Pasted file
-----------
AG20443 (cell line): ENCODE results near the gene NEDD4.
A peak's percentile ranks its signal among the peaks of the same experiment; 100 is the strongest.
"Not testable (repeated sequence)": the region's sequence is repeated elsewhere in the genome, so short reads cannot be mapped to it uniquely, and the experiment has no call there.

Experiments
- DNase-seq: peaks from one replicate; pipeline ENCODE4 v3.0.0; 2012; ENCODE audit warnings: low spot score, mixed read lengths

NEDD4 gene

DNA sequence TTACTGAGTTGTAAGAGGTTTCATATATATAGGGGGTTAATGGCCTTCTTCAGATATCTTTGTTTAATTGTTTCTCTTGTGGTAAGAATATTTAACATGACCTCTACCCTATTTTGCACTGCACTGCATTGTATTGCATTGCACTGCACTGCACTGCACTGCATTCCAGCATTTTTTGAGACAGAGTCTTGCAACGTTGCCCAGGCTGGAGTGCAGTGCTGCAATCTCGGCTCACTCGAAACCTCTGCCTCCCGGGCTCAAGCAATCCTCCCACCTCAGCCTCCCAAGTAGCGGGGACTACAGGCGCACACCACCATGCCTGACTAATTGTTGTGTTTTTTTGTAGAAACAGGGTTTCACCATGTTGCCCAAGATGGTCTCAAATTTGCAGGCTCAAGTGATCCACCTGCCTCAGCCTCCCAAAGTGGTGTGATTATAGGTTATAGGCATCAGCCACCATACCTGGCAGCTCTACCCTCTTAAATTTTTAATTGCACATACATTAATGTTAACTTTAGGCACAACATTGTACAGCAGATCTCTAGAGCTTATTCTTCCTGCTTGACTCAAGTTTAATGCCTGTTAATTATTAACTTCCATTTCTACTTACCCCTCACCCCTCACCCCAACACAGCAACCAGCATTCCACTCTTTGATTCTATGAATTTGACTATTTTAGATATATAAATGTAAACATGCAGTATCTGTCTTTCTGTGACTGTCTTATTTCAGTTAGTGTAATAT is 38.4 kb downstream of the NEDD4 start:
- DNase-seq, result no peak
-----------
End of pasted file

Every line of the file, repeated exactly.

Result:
AG20443 (cell line): ENCODE results near the gene NEDD4.
A peak's percentile ranks its signal among the peaks of the same experiment; 100 is the strongest.
"Not testable (repeated sequence)": the region's sequence is repeated elsewhere in the genome, so short reads cannot be mapped to it uniquely, and the experiment has no call there.

Experiments
- DNase-seq: peaks from one replicate; pipeline ENCODE4 v3.0.0; 2012; ENCODE audit warnings: low spot score, mixed read lengths

NEDD4 gene

DNA sequence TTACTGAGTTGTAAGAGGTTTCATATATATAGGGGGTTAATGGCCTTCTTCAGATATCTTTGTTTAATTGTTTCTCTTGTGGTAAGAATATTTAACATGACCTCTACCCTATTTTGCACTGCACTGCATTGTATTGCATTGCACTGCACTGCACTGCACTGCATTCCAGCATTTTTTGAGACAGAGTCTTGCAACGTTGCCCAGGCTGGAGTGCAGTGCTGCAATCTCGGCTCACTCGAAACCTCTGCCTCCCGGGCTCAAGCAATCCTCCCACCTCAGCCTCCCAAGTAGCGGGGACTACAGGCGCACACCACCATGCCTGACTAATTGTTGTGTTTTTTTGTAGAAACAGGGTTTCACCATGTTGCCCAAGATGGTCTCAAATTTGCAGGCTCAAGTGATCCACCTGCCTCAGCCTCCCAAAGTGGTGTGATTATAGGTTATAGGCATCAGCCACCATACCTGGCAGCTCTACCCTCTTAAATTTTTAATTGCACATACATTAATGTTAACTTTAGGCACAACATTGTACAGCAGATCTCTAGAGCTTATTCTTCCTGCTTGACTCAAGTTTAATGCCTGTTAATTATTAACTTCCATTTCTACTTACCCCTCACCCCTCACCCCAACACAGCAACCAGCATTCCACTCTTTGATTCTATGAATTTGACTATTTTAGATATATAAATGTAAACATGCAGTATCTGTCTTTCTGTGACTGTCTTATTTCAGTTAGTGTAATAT is 38.4 kb downstream of the NEDD4 start:
- DNase-seq, result no peak